The cable car is now known as the Yastrebetz gondola.
A Eurovision for mountains
Why this Guide?
Using this Guide
The Geography of Europe
Plants and Wildlife
When To Go
How to Get There
Health and Safety Issues
What is Europe?
1 Andorra – Pic de Coma Pedrosa 2942m
2 Austria – Grossglockner 3798m
3 Belarus – Dzyarzhynskaya 345m
4 Belgium – Signal de Botrange 694m
5 Bosnia and Herzegovina – Maglic 2387m
6 Bulgaria – Musala 2925m
7 Croatia – Dinara 1831m
8 Cyprus – Mount Olympus (Chionistra) 1951m
9 Czech Republic – Snezka 1602m
10 Denmark – Møllehøj 170m
11 England – Scafell Pike 978m
12 Estonia – Suur Munamagi 318m
13 Finland – Halti 1325–28m
14 France and Italy – Mont Blanc/Monte Bianco 4808m
15 Germany – Zugspitze 2962m
16 Greece – Mount Olympus 2917m
17 Hungary – Kékes 1014m
18 Iceland – Hvannadalshnukur 2111m
19 Ireland – Carrauntoohil 1041m
20 Kosovo – Djeravica 2656m
21 Latvia – Gaizinkalns 312m
22 Liechtenstein – Grauspitz 2599m
23 Lithuania – Aukstojas/Juozapine Kalnas 294m
24 Luxembourg – Buurgplatz/Kneiff 559m
25 Macedonia and Albania – Mount Korab 2764m
26 Malta – Ta’ Dmejrek/Dingli Cliffs 253m
27 Moldova – Mount Balanesti 430m
28 Monaco – Chemin des Revoires 162m
29 Montenegro – Maja Kolata 2534m
30 The Netherlands – Vaalserberg 321m
31 Northern Ireland – Slieve Donard 852m
32 Norway – Galdhopiggen 2469m
33 Poland – Rysy 2500m/2503m
34 Portugal – La Torre 1993m
35 Romania – Moldoveanu 2544m
36 Russia – Mount Elbrus 5642m
37 San Marino – Monte Titano 739m
38 Scotland – Ben Nevis 1343m
39 Serbia – Midzor 2169m
40 Slovakia – Gerlachovsky stit 2654m
41 Slovenia – Triglav 2864m
42 Spain – Mulhacén 3478m
43 Sweden – Kebnekaise 2111m
44 Switzerland – Dufourspitze 4634m
45 Turkey – Mahya Dagi 1030m
46 Ukraine – Goverla 2061m
47 Vatican City – St Peter’s Dome 132m
48 Wales – Snowdon/Yr Wyddfa 1085m
Some Disputed High Points
Azores – Mount Pico 2351m
Canary Islands – Mount Teide 3718m
Faeroe Islands – Slaettaratindur 882m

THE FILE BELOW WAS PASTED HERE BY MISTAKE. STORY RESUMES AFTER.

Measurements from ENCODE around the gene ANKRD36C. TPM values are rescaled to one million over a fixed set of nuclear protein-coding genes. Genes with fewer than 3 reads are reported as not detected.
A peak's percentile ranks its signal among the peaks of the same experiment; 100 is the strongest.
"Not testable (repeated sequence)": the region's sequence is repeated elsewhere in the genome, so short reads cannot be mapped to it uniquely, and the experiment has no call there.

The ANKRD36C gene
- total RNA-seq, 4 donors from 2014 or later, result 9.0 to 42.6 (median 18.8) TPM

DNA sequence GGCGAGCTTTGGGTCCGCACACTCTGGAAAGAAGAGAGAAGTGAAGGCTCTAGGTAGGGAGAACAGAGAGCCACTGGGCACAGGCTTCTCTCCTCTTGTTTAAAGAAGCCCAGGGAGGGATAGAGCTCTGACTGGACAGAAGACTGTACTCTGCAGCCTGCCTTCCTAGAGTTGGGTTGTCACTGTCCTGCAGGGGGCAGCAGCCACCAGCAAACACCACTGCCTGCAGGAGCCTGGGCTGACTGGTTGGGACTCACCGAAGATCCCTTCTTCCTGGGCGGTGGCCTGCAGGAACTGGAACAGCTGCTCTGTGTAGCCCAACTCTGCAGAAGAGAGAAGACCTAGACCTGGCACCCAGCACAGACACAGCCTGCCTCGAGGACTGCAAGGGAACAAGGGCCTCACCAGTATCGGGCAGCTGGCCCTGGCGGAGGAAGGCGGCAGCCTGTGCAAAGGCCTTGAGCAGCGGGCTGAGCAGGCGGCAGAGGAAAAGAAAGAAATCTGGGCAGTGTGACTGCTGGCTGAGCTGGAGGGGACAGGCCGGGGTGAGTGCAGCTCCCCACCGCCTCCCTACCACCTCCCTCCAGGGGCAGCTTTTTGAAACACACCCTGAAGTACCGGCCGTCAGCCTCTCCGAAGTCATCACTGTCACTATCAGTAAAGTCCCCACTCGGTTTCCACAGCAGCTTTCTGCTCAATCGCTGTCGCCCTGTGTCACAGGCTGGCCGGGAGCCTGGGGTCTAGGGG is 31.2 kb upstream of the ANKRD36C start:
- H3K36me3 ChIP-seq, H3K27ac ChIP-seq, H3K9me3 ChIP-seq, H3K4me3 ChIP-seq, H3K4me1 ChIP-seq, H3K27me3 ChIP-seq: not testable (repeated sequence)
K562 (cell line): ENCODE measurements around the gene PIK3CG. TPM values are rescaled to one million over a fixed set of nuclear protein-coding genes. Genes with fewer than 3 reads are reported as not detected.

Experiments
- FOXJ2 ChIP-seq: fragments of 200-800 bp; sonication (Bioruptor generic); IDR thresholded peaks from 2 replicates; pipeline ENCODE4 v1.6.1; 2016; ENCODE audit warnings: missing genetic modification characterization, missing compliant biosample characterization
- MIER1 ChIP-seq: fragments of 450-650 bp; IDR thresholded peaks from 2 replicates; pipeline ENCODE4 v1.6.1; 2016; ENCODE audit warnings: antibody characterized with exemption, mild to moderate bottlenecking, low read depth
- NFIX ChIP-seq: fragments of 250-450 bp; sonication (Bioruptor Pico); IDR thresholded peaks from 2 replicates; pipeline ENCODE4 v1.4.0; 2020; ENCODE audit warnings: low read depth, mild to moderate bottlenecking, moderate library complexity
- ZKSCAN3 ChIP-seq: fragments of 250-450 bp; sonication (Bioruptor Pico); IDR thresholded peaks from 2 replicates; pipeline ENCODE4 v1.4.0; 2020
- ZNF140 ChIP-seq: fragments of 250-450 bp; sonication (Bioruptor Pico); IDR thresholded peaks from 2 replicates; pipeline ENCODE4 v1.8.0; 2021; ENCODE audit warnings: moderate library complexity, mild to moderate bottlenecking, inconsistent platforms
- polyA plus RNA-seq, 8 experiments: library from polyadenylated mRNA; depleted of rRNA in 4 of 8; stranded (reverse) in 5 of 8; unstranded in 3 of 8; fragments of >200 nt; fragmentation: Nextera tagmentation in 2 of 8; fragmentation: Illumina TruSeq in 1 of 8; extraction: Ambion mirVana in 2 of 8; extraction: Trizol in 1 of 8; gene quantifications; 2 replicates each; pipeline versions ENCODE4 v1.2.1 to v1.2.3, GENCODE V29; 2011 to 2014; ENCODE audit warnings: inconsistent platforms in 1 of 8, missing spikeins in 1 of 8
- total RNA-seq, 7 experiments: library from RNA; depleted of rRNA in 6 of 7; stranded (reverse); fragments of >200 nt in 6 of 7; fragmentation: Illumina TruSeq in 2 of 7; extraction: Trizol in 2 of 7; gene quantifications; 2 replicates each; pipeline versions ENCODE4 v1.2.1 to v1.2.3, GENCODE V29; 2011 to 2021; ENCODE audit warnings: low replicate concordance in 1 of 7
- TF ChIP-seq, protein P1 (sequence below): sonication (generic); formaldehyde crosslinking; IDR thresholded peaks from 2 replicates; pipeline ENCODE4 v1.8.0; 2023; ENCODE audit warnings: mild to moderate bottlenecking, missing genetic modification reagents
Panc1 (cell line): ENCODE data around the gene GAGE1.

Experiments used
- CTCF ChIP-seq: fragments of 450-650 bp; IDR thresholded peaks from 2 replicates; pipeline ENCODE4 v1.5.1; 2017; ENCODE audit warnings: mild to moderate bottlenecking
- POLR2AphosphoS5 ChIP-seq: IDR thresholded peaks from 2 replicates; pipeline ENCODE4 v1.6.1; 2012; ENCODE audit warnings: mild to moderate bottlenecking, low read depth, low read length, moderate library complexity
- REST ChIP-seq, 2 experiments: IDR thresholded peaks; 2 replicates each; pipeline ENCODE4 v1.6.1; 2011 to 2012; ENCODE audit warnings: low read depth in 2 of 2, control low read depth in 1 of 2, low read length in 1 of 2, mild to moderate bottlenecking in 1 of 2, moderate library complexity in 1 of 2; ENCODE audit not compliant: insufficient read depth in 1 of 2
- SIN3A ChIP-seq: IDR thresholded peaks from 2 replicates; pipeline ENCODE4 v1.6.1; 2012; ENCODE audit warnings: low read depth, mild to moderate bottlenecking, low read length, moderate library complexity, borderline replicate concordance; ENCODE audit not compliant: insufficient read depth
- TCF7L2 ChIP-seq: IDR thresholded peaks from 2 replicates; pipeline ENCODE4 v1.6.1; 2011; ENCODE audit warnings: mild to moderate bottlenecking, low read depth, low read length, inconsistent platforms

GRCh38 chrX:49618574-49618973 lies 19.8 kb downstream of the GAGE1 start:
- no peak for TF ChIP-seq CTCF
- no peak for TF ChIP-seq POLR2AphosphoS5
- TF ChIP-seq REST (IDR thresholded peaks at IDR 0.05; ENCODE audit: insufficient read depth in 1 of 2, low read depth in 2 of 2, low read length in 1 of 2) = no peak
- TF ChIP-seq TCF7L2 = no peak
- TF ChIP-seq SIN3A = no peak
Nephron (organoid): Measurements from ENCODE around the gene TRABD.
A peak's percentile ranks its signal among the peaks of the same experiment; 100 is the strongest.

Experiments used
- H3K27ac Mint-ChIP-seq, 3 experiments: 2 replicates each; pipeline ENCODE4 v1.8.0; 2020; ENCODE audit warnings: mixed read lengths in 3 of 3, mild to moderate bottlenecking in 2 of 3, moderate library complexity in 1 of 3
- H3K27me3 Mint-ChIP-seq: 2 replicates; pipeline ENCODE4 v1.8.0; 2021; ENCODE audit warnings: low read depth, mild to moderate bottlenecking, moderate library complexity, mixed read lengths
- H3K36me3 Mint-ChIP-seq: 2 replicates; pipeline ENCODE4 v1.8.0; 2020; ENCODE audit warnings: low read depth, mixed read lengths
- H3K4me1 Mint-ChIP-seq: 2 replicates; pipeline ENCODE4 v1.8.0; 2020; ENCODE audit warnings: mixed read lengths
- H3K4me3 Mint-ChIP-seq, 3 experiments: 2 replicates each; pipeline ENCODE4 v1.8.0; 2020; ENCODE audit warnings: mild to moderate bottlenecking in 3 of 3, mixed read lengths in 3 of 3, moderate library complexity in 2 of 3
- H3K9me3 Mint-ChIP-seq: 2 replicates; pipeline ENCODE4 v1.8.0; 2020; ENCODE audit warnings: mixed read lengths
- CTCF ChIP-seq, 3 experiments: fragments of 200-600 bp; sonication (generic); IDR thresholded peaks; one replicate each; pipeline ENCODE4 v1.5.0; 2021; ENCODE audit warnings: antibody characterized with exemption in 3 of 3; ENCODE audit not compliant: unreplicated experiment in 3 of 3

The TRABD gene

Italy – Gran Paradiso 4061m; Mont Blanc de Courmayeur 4748m; Nordend (Monte Rosa) 4609m
Turkey – Mount Ararat 5137m
Appendix 1 Countries of Europe Fact Table
Appendix 2 Mountain Routes Graded by Difficulty
Appendix 3 Table of Mountain Heights
Appendix 4 Glossary of Mountaineering Terms
Appendix 5 Further Reading
Appendix 6 Cicerone guides to Europe’s high points
The Handbook of Climbing (BMC) Alan Fyffe and Iain Peter (Pelham Books, 1997)
The Hillwalker’s Guide to Mountaineering Terry Adby and Stuart Johnston (Cicerone, 2007)
Map and Compass: The Art of Navigation Pete Hawkins (Cicerone, 2008)
A Coast to Coast Walk Alfred J Wainwright (Frances Lincoln, 2007)
A Pictorial Guide to the Lakeland Fells, Book 4: The Southern Fells Alfred J Wainwright (Michael Joseph, 1992)
Ben Nevis Simon Richardson (Scottish Mountaineering Club, 2002)
Classic Climbs in the Caucasus Friedrich Bender (Diadem Books, 1991)
Eastern Alps: The Classic Routes on the Highest Peaks Dieter Siebert (Diadem Books, 1992)
Eastern Europe 1939–2000 Mark Pittaway (Hodder Arnold, 2004)
Easy Ascents in the Mont Blanc Range Francois Burnier and Dominique Potard (Vamos, 2002)
Lake District Rock: Selected Rock Climbs in the Lake District (Fell and Rock Climbing Club, 2003)
Lake District Winter Climbs Brian Davison (Fell and Rock Climbing Club and Cicerone, 2006)
Mont Blanc Massif Volume 1 Lindsey Griffin (Alpine Club, 1996)
Mont Blanc Massif Volume 2 Lindsey Griffin (Alpine Club, 1991)
Rock Climbing in Snowdonia Paul Williams (Constable, 2004)
Scafell, Wasdale and Eskdale A. Phizacklea (Fell and Rock Climbing Club, 1996)
The Alpine 4000m Peaks Richard Goedeke (Baton Wicks, 2006)
The Collapse of Yugoslavia 1991–1999 Alastair Finlan (Osprey, 2004)
The High Tatras Colin Saunders and Renata Narozna (Cicerone, 2006)
The Mountains of Montenegro – A Mountaineering Guide Daniel Vincek, Ratko Popovic and Mijo Kovacevic (Podgorica Books, 2004)
Walking in Norway Connie Roos (Cicerone, 2006)
Winter Climbing: Ben Nevis and Glencoe Alan Kimber (Cicerone, 2003)
Birds of Britain and Europe Jurgen Nicolai, Singer, and K Wothe (Harper Collins, 1994)
Wild Animals of Britain and Europe Helga Hoffman (Harper Collins, 1995)
Wild Flowers of Britain and Europe Bob Gibbons and Peter Brough (Bounty Books, 1998)